The deceased, Donna Walker, suffered from Alzheimer’s disease and in September 2010 was declared by the court to be incapable of managing her financial and legal affairs because of her dementia. She had moved into a care facility in September 2010, where she remained until her death in late 2013 at age 74.
Ms. Walker had purportedly married the defendant Poulain in June 2010 but they never lived together, either before or after the marriage ceremony.
The overwhelming evidence of several lay witnesses, as well as a treating geriatric psychiatrist, was that Ms. Walker had lacked mental capacity to marry in 2010.
For example, one lay witness testified that Ms. Walker had told her that she did not know where she was married, who married her, or even why she married the defendant. Once again, the marriage was done in secret and there were no friends or family at the wedding service.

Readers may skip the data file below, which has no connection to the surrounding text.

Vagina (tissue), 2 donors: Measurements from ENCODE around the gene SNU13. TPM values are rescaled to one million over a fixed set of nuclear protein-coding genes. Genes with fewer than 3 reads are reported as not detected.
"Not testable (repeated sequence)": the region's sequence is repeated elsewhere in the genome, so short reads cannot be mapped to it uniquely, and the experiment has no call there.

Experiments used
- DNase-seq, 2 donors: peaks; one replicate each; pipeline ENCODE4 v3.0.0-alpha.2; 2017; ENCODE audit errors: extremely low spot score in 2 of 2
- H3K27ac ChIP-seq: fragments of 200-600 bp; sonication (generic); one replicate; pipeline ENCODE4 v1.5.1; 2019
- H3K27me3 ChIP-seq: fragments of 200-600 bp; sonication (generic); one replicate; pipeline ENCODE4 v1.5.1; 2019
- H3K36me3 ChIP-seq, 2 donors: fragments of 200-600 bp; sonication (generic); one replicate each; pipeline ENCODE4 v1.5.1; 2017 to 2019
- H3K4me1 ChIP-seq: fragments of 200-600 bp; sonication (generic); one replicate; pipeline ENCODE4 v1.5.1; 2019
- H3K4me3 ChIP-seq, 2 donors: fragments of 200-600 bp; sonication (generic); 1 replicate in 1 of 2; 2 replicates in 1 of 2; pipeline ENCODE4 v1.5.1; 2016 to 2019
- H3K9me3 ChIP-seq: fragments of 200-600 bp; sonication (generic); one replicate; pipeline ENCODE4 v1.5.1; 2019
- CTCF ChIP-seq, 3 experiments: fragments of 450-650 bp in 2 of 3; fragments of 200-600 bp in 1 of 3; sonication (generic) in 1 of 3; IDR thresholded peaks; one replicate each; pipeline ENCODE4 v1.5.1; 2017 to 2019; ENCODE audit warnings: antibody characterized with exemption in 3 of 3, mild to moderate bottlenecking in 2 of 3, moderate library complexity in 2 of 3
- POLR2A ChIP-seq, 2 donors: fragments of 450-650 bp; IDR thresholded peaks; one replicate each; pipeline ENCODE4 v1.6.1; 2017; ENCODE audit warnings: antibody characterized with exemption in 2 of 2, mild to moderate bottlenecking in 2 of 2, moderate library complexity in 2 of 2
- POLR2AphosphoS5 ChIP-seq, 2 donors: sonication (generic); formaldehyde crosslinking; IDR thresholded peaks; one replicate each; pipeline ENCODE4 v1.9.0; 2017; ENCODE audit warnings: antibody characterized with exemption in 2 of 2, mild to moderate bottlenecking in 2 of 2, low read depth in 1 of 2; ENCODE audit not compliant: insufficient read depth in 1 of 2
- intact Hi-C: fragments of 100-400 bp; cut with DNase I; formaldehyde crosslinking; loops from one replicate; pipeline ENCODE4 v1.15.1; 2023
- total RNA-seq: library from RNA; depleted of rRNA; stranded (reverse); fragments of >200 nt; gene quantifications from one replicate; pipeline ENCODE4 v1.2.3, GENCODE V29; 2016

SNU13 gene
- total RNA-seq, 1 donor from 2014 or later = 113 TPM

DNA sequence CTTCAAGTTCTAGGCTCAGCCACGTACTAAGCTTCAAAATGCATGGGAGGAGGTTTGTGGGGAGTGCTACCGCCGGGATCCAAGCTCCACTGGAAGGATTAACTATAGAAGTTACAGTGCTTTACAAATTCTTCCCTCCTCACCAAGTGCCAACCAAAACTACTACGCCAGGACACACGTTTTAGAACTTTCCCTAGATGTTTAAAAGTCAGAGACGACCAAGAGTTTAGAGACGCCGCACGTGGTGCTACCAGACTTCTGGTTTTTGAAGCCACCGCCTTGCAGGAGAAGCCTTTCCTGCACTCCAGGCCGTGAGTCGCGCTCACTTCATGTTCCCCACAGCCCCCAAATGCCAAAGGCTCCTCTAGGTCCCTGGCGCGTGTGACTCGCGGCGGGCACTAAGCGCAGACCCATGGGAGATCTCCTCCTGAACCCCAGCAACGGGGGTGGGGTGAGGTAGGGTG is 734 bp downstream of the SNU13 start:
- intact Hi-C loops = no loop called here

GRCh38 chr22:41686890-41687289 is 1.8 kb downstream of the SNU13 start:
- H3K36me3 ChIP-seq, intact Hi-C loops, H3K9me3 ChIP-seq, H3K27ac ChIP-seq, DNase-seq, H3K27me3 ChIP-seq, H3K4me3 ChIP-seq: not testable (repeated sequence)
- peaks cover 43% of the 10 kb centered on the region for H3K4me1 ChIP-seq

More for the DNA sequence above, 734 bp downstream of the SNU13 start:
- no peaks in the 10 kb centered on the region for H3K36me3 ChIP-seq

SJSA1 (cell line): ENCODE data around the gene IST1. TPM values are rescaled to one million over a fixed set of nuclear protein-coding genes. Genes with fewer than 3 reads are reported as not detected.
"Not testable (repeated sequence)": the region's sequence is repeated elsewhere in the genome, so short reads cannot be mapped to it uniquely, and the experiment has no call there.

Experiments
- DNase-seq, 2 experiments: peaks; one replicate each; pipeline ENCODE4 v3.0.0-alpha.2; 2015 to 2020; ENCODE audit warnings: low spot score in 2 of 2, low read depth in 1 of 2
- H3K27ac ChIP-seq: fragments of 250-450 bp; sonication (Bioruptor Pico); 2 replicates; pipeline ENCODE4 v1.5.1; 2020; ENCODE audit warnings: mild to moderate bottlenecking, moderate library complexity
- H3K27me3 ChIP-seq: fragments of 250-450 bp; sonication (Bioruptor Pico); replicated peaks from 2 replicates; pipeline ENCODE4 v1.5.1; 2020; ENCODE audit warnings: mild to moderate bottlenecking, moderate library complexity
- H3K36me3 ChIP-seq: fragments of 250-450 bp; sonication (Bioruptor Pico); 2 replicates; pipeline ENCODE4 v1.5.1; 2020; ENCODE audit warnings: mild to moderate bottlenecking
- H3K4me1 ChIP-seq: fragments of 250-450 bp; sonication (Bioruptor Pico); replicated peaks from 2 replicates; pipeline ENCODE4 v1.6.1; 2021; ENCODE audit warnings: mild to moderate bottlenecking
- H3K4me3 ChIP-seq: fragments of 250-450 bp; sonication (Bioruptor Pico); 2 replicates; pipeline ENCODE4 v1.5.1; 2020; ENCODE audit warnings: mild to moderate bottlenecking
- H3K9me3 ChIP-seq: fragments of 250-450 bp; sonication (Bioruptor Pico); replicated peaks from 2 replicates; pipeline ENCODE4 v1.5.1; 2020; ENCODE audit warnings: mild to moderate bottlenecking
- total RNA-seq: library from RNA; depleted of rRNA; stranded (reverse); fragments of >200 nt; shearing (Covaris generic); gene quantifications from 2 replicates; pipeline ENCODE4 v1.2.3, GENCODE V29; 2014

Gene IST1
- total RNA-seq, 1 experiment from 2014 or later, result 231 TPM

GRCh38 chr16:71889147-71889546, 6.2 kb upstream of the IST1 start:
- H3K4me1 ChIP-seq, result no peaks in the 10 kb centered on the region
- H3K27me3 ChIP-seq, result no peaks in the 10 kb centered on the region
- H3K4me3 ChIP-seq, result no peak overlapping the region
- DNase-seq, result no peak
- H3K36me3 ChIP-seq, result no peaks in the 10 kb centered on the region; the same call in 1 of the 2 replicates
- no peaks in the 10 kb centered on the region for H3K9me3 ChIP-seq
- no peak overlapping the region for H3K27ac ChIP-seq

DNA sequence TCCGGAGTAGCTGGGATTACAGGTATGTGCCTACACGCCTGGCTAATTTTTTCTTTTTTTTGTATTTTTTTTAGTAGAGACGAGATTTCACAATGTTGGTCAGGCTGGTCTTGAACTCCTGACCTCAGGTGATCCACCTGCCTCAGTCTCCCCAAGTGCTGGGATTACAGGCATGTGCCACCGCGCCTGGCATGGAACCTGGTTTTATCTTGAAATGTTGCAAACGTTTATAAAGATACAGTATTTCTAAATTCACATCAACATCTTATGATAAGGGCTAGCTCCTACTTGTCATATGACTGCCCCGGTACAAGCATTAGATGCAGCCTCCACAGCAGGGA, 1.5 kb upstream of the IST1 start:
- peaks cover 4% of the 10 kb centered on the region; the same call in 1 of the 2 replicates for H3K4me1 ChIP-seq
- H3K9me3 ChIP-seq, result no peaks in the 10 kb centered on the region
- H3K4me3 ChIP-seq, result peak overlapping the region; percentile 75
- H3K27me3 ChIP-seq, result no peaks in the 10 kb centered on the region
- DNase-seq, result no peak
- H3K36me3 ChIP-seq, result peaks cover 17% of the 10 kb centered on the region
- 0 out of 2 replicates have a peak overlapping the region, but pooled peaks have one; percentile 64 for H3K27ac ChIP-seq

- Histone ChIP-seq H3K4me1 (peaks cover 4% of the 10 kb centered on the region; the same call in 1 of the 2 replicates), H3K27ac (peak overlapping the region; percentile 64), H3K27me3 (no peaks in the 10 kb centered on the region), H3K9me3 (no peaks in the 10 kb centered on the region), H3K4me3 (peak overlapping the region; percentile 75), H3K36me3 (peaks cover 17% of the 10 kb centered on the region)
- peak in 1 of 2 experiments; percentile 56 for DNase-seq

There was one photograph taken at the wedding ceremony which clearly indicated that Ms. Walker’s facial expression was vacant.
After her first marriage ended, Ms. Walker had always told those close to her that she never wished to marry again. She was very close to her family and friends but never expressed to a single witness that she was in love with the defendant, that she knew anything about him, that they had any kind of future together, or that she wanted to get married and spend the rest of her life with him.
The evidence of the treating geriatric psychiatrist was most significant, in that she testified as follows:
- Ms. Walker did not understand reality, absorb information or make decisions based on the correct facts, and that she had no insight or judgment.
- On learning of the purported marriage, the psychiatrist had made an urgent referral to the Public Guardian and Trustee stating that Ms. Walker was incapable of entering into a marriage relationship as she was moderately to severely demented and had significant impairment of executive function. She also noted that Ms. Walker was at significant risk for abuse as a vulnerable adult.
- Ms. Walker did not have a grip on reality but insisted that she was fully independent for self-care and household management, despite much evidence to the contrary.
The defendant testified that he had no concern about Ms. Walker’s mental capacity.